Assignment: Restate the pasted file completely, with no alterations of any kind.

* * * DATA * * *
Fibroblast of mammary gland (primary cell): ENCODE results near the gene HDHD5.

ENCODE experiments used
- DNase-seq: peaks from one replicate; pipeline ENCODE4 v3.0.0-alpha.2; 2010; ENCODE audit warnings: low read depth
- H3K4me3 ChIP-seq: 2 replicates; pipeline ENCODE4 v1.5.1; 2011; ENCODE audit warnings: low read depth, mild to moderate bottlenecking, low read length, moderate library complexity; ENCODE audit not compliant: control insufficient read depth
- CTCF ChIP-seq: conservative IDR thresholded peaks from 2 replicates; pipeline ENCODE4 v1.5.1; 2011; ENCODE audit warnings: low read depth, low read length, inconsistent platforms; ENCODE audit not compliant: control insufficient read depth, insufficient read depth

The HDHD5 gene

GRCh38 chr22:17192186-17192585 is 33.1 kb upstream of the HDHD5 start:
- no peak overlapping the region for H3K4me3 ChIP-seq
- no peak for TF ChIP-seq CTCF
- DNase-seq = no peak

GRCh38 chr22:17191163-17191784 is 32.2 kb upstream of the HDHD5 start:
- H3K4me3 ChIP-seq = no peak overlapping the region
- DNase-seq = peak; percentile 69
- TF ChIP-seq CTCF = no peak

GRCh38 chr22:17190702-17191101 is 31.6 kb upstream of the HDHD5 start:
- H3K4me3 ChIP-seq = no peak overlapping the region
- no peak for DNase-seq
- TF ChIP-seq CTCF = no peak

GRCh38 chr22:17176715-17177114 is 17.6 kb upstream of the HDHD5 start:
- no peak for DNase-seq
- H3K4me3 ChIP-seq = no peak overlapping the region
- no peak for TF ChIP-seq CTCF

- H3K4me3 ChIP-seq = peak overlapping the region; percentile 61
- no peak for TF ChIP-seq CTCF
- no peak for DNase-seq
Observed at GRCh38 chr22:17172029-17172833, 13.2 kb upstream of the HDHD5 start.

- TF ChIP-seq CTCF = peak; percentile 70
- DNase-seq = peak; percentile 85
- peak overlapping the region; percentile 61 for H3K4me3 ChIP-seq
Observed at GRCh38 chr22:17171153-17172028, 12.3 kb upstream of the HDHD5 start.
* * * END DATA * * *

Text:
Fibroblast of mammary gland (primary cell): ENCODE results near the gene HDHD5.

ENCODE experiments used
- DNase-seq: peaks from one replicate; pipeline ENCODE4 v3.0.0-alpha.2; 2010; ENCODE audit warnings: low read depth
- H3K4me3 ChIP-seq: 2 replicates; pipeline ENCODE4 v1.5.1; 2011; ENCODE audit warnings: low read depth, mild to moderate bottlenecking, low read length, moderate library complexity; ENCODE audit not compliant: control insufficient read depth
- CTCF ChIP-seq: conservative IDR thresholded peaks from 2 replicates; pipeline ENCODE4 v1.5.1; 2011; ENCODE audit warnings: low read depth, low read length, inconsistent platforms; ENCODE audit not compliant: control insufficient read depth, insufficient read depth

The HDHD5 gene

GRCh38 chr22:17192186-17192585 is 33.1 kb upstream of the HDHD5 start:
- no peak overlapping the region for H3K4me3 ChIP-seq
- no peak for TF ChIP-seq CTCF
- DNase-seq = no peak

GRCh38 chr22:17191163-17191784 is 32.2 kb upstream of the HDHD5 start:
- H3K4me3 ChIP-seq = no peak overlapping the region
- DNase-seq = peak; percentile 69
- TF ChIP-seq CTCF = no peak

GRCh38 chr22:17190702-17191101 is 31.6 kb upstream of the HDHD5 start:
- H3K4me3 ChIP-seq = no peak overlapping the region
- no peak for DNase-seq
- TF ChIP-seq CTCF = no peak

GRCh38 chr22:17176715-17177114 is 17.6 kb upstream of the HDHD5 start:
- no peak for DNase-seq
- H3K4me3 ChIP-seq = no peak overlapping the region
- no peak for TF ChIP-seq CTCF

- H3K4me3 ChIP-seq = peak overlapping the region; percentile 61
- no peak for TF ChIP-seq CTCF
- no peak for DNase-seq
Observed at GRCh38 chr22:17172029-17172833, 13.2 kb upstream of the HDHD5 start.

- TF ChIP-seq CTCF = peak; percentile 70
- DNase-seq = peak; percentile 85
- peak overlapping the region; percentile 61 for H3K4me3 ChIP-seq
Observed at GRCh38 chr22:17171153-17172028, 12.3 kb upstream of the HDHD5 start.